Asians, Asian Americans say they get along

Tim Paluch

Editor’s note: This story is the last in a four-part series on relations at Iowa State among people classified in the same racial group.

Asian Americans and international Asian students have some obvious cultural differences, but students say these differences usually don’t cause any problems between the two groups on campus.

Tao Liu, graduate student in civil and construction engineering from China, said Asian Americans live in a whole different place with a whole different culture.

“They still keep some of the Asian culture, but they change a lot,” he said. “They seem to like American food more, and they usually don’t speak the Asian language of their country.”

Jaein Lim, graduate assistant in electrical and computer engineering from Korea, said despite cultural and language differences, no real problems exist between the groups.

“Asians have the background of their own country. American Asians were born around here and educated around here. That’s why they have that different background,” said Lim, president of the Korean Student Association. “But this doesn’t cause any problems between us, because everyone already understands those differences are there.”

Having both groups educate each other about their respective cultures eliminates most problems, Lim said.

“We try to get everyone to learn about each other, so there is not much of a problem because of that,” he said.

Asian-American students on campus said they recognize the barrier existing between them and international Asians.

Phut Hoang Van, freshman in pre-computer science from Des Moines, said she understands why there is that barrier.

“International students usually stick together, probably because they can relate to each other, and probably because they can speak their own language,” she said. “Asian Americans have a lot in common, too, just because we are American and speak English and all that other stuff.”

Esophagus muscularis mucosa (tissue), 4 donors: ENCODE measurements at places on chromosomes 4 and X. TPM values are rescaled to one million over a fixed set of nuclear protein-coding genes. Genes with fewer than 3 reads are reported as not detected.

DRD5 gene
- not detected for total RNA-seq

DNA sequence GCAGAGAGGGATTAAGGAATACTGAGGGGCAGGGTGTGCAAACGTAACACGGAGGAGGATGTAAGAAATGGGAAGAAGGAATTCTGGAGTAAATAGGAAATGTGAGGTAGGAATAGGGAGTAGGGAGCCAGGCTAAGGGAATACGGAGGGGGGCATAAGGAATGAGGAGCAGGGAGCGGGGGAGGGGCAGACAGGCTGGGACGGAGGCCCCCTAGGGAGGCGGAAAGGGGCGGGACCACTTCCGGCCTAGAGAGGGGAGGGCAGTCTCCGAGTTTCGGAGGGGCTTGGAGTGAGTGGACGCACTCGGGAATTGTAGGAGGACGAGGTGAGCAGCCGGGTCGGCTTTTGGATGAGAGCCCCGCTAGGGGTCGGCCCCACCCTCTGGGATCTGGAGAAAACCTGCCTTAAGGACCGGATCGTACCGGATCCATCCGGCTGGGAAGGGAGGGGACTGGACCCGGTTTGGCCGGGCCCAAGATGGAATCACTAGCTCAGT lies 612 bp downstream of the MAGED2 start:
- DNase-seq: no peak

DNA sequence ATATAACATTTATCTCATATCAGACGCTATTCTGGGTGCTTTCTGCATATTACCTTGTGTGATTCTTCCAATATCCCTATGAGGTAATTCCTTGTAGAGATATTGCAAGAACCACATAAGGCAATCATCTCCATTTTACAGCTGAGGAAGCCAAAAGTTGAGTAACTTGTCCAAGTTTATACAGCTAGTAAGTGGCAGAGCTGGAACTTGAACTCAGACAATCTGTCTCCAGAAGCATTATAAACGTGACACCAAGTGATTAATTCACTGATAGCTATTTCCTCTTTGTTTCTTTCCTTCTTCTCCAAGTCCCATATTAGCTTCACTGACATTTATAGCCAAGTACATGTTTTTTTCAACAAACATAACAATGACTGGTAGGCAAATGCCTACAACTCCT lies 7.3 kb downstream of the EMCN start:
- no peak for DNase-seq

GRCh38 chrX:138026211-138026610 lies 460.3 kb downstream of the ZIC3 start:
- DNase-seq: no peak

Hoang Van said she thinks people tend to relate best with people who understand their point of view.

“I guess it’s that comfort zone everyone has,” she said. “That’s normal, and everybody goes through it, no matter what heritage you are.”

Xuan-Nhi Cao, freshman in computer engineering from Sioux City, said she thinks the relationship between the two groups is a good one.

“We get along fine, and most of my friends are from across the sea,” said Cao, a member of the Vietnamese Student Association and Asian Pacific American Awareness Coalition. “Anytime there is an event, all Asian students, international or American, come out to them.”

Cao said when APAAC had Asian Heritage Week, international Asian groups were invited to help out and set up booths.

“It seems they’re always willing to help,” she said.

The new president of APAAC, David Lee, said he thinks the relationship can improve between Asian Americans and international Asians.

“Right now, I think it’s pretty weak,” said Lee, freshman in pre-business from Peoria, Ill. “I honestly don’t think there is that big of a correlation between the two.”

Lee said the vast differences in the cultural backgrounds of the two groups sometimes make it hard to bring groups together.

“I don’t think we have the same interests, that’s the big thing,” he said. “They are international. They like to talk with their own language.”

Lee said next year as APAAC president, he hopes to create more of a unity between the Asian races on campus, which won’t be easy.

“It’s a hard task – it’s really hard to understand the complexity of the subject,” he said. “Everybody views Asians as one whole race, but Chinese and Vietnamese are as different as Spanish and English.